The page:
Persad-Bissessar responded that she was when necessary but gave an example of her humanity to “what’s-his-name” who waged a hunger strike in front of the Office of the Prime Minister.
“It was a very hard decision,” said Persad-Bissessar, as she recalled being trolled by “one individual on a hunger strike”. “Should I take a view of this one person and his band of followers or look at the bigger picture…”
Her best example of humanity, as online commentator Dion Jennings pointed out, involved her not remembering the name of an activist, Wayne Kublalsingh, who almost died on her doorstep.
She was scoring so many own goals that Sport Minister Brent Sancho might have been feeding her information from somewhere.
Isha Wells, whose red beret was as distracting as Job’s oversized suit, was always ready with a cardboard cut-out of a question that seemed fierce enough but, ultimately, lacked depth.
“Do you smoke marijuana?” asked Wells.
“No,” replied the Prime Minister.
Case closed then, eh?
Wells was well stocked with them.
“Is enough being done to address the drug trade by your government?” she asked, at one point.
The obvious answer from any Prime Minister would generally be: “yes… and we know exactly how we can improve in our next term too.”
Or at least, she might have gone with: “I told whoever was bunnin’ it by my house to stop.” Wink wink.
But Tanty Kamla went off another tirade in which she pointed out that Trinidad and Tobago does not manufacture drugs or guns nor do we buy and sell guns…
She was swerving from bleedingly obvious in one moment to obviously wrong the next. It was like watching a car crash in slow motion.
In her next term, if voters want to see what the People’s Partnership can do next, Tanty Kamla promised a Ministry of Defence to “deal with border control.” She did not say whether soldiers or coast guards will be moved from National Security to facilitate that plan. And it would be unwise to assume.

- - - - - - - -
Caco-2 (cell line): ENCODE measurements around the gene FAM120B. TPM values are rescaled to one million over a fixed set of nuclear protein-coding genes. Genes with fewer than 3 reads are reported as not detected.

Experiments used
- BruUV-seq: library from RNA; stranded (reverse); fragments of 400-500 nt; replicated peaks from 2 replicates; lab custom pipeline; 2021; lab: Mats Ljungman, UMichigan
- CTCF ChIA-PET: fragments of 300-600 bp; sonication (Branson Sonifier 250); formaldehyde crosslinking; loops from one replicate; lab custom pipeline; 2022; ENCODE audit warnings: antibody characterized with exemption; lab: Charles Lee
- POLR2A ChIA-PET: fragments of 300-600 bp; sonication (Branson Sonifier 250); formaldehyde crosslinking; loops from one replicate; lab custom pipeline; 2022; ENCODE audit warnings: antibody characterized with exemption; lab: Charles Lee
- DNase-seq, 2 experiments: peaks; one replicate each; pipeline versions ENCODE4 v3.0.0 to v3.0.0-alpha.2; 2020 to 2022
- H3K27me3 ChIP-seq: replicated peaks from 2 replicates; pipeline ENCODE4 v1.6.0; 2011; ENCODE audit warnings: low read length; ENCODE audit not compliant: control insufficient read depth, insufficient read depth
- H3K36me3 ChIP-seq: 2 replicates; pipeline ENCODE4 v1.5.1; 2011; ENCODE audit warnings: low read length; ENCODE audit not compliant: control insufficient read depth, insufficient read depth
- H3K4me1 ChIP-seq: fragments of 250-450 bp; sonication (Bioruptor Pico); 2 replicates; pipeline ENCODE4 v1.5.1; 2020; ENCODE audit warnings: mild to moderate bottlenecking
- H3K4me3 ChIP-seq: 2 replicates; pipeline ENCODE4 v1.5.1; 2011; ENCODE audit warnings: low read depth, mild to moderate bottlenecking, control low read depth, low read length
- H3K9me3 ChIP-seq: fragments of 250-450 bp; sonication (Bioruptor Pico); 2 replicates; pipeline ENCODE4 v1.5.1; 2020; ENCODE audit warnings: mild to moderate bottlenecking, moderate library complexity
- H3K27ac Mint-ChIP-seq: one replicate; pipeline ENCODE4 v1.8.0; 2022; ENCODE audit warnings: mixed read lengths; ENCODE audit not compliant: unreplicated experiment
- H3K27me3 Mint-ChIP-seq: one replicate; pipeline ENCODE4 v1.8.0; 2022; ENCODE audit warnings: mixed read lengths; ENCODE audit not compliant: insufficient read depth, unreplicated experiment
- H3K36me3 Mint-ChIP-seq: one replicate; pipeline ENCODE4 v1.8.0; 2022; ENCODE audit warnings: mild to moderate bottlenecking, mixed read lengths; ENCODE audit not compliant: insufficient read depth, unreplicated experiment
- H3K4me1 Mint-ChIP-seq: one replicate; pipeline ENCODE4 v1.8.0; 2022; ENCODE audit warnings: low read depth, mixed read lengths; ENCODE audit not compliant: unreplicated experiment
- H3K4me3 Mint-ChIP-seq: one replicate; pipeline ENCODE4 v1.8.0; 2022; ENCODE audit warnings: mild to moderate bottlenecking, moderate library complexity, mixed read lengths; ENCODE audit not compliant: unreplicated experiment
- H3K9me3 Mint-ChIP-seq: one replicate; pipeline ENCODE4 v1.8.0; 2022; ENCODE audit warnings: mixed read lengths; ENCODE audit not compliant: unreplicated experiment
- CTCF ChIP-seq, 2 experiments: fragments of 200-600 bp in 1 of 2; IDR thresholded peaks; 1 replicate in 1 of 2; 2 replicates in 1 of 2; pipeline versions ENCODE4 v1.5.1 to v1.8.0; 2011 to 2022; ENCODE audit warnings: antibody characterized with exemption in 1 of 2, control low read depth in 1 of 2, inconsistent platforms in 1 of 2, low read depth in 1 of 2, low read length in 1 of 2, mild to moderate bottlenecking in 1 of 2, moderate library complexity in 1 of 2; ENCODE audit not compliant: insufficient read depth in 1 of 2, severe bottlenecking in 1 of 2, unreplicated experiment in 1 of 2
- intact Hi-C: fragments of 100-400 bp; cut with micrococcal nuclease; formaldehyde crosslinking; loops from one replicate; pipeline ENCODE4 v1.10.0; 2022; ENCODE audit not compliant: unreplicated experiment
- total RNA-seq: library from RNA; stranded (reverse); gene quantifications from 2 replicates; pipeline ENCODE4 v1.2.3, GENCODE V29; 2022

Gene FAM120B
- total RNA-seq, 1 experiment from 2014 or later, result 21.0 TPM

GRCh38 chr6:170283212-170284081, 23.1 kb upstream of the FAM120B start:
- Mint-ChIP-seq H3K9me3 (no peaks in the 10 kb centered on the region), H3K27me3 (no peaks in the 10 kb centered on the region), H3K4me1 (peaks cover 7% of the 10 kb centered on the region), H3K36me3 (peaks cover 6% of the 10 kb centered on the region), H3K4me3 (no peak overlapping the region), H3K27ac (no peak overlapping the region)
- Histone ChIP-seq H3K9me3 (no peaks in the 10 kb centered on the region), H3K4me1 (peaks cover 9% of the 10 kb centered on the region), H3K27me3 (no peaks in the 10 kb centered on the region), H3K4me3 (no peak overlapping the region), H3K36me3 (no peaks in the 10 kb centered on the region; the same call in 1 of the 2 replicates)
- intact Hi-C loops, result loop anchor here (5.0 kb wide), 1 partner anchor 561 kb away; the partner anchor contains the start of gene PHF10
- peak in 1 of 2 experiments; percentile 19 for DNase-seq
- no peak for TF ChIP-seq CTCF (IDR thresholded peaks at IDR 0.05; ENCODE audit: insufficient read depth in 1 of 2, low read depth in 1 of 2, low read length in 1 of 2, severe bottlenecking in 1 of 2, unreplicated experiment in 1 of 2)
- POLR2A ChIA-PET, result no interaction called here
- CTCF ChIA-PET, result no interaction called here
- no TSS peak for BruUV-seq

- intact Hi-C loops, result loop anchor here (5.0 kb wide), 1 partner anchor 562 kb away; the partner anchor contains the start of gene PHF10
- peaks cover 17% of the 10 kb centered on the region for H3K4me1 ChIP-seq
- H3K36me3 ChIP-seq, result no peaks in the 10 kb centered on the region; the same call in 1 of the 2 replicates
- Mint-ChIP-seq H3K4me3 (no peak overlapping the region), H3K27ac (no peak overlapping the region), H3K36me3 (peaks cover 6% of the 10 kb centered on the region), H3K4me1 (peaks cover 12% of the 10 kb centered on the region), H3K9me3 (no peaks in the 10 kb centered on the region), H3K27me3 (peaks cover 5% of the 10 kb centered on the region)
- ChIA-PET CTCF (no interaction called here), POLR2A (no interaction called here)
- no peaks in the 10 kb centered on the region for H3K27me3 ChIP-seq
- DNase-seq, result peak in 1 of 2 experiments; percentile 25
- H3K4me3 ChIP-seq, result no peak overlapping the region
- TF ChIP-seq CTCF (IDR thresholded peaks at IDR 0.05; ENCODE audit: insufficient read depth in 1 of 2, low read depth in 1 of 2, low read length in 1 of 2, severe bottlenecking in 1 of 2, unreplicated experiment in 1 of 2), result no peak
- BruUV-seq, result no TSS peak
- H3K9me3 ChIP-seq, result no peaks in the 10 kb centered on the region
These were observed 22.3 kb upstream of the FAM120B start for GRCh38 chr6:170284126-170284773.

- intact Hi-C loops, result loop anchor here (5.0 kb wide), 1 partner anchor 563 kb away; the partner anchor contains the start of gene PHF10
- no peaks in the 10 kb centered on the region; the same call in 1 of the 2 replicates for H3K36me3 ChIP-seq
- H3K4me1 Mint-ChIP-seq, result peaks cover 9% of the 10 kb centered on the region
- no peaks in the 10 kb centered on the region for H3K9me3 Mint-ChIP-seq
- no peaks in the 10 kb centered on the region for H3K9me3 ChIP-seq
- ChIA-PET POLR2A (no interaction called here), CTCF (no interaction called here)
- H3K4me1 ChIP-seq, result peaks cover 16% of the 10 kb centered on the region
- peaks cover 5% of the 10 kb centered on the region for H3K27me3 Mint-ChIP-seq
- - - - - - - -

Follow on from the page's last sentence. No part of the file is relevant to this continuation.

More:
After all, under the People’s Partnership, the Minister of National Security ran basketball tournaments, the Minister of Sport paid criminals and the Minister of Justice drafted bills to set them free.
The Prime Minister was all over the place last night too.
One moment, Persad-Bissessar pointed out, with some merit, that no male prime minister would have faced the criticism she did about her choice of shoes. Yet in the same breath, she said she would happily retire to “cooking and reading.”
There really was no common thread.
The other major talking points?
Despite calling an election at virtually the last possible moment, the Prime Minister still has no manifesto.
Her legacy was the work she had “done for children” whose missing Children’s Life Fund cash is the subject of an another media-instigated police probe. And, in a dare to land pirates, she promised that all squatters on State land would be regularised after September 7.
Presumably, Opposition Leader Keith Rowley immediately filled a knapsack with biscuits, cheese and water and headed for a month-long camp at the Office of the Prime Minister.
The Vi-Queen, at this rate, is in danger of losing her throne.